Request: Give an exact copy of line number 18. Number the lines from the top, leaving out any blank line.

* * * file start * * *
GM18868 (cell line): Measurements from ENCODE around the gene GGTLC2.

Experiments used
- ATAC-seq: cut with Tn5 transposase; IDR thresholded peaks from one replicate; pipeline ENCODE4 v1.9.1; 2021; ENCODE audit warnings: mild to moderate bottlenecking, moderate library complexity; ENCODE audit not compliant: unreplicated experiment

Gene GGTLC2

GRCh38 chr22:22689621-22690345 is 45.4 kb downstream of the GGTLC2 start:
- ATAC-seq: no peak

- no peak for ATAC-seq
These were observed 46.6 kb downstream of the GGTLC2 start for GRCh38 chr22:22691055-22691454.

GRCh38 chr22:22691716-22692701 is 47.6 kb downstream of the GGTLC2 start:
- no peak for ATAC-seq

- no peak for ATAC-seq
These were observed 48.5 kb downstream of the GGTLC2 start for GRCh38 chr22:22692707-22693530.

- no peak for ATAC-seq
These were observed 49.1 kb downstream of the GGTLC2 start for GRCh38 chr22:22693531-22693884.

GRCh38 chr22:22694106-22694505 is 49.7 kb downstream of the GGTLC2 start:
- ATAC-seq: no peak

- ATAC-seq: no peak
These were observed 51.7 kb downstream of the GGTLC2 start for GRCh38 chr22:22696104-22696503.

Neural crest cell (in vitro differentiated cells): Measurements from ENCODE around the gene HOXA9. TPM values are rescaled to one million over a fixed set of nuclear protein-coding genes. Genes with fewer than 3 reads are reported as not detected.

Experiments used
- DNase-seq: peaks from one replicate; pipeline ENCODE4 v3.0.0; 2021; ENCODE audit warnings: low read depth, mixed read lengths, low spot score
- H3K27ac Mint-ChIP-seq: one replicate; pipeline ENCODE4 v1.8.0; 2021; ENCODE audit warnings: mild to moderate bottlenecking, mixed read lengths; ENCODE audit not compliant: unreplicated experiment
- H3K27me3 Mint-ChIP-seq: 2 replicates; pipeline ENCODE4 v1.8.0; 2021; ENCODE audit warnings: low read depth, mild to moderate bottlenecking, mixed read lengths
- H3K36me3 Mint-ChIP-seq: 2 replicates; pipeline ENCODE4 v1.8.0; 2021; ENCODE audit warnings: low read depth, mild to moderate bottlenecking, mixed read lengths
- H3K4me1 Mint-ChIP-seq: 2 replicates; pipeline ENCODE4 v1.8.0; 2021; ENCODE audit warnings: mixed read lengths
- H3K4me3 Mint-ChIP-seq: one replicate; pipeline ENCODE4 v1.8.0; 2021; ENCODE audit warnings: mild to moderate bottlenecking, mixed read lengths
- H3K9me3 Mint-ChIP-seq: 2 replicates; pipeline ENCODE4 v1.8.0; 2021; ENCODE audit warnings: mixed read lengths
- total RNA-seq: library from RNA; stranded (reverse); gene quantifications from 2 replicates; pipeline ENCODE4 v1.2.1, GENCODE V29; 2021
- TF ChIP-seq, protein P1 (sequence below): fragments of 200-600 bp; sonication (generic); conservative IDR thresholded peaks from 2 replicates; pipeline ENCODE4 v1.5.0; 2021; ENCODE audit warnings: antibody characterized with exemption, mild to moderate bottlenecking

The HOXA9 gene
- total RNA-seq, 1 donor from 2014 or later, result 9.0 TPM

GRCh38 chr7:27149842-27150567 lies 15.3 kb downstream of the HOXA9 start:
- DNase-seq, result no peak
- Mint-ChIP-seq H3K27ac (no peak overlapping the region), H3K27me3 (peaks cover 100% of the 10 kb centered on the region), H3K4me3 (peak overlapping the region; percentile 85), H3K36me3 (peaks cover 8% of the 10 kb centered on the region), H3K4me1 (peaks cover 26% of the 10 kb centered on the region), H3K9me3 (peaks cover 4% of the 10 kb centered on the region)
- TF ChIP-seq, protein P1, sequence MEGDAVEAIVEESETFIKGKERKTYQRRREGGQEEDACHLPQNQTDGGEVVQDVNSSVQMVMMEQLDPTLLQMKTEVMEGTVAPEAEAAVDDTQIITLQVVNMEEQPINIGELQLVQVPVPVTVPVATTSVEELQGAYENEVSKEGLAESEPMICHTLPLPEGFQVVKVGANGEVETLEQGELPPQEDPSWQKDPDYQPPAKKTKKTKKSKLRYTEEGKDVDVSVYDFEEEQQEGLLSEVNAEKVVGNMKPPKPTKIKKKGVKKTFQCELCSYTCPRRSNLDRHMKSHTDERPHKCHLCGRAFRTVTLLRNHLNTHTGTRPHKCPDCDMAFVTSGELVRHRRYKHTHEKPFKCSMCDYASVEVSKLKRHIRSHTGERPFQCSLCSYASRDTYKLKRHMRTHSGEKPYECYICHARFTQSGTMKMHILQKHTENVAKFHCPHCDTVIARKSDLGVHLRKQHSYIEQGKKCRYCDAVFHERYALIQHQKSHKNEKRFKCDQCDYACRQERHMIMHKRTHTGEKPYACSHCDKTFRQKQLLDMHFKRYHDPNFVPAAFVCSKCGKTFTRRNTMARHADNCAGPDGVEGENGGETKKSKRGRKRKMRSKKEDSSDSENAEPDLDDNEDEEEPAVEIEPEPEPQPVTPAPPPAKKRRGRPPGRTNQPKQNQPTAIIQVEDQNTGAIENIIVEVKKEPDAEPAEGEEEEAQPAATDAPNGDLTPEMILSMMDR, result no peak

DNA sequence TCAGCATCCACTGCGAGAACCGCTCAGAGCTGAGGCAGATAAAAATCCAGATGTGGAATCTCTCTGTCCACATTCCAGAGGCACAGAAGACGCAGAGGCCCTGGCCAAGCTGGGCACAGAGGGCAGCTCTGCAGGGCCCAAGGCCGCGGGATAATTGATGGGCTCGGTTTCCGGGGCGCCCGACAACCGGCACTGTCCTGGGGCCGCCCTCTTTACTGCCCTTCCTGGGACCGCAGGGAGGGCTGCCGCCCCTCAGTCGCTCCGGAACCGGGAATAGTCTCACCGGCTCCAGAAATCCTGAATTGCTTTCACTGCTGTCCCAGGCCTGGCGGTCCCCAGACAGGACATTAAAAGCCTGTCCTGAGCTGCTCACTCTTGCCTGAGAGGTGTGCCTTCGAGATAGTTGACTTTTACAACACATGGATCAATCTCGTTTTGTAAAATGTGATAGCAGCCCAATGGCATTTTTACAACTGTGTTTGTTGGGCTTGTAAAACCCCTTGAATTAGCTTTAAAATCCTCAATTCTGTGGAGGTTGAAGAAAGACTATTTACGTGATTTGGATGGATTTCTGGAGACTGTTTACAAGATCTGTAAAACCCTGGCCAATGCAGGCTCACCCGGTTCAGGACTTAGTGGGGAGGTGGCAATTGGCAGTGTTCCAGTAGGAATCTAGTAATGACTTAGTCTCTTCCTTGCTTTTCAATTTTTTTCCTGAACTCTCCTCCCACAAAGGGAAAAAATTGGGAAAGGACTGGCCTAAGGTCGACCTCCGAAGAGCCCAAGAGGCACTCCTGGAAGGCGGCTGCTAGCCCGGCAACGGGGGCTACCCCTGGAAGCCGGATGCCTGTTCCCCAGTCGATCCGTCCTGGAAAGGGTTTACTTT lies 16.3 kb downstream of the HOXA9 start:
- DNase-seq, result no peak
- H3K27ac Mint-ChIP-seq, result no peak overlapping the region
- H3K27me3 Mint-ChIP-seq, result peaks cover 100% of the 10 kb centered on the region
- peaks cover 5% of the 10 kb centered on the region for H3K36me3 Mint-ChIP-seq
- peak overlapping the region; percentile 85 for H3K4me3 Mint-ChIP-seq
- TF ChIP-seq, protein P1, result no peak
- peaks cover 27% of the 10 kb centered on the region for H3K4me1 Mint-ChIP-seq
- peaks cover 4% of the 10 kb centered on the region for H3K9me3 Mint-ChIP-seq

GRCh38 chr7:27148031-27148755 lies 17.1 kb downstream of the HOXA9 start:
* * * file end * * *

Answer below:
These were observed 51.7 kb downstream of the GGTLC2 start for GRCh38 chr22:22696104-22696503.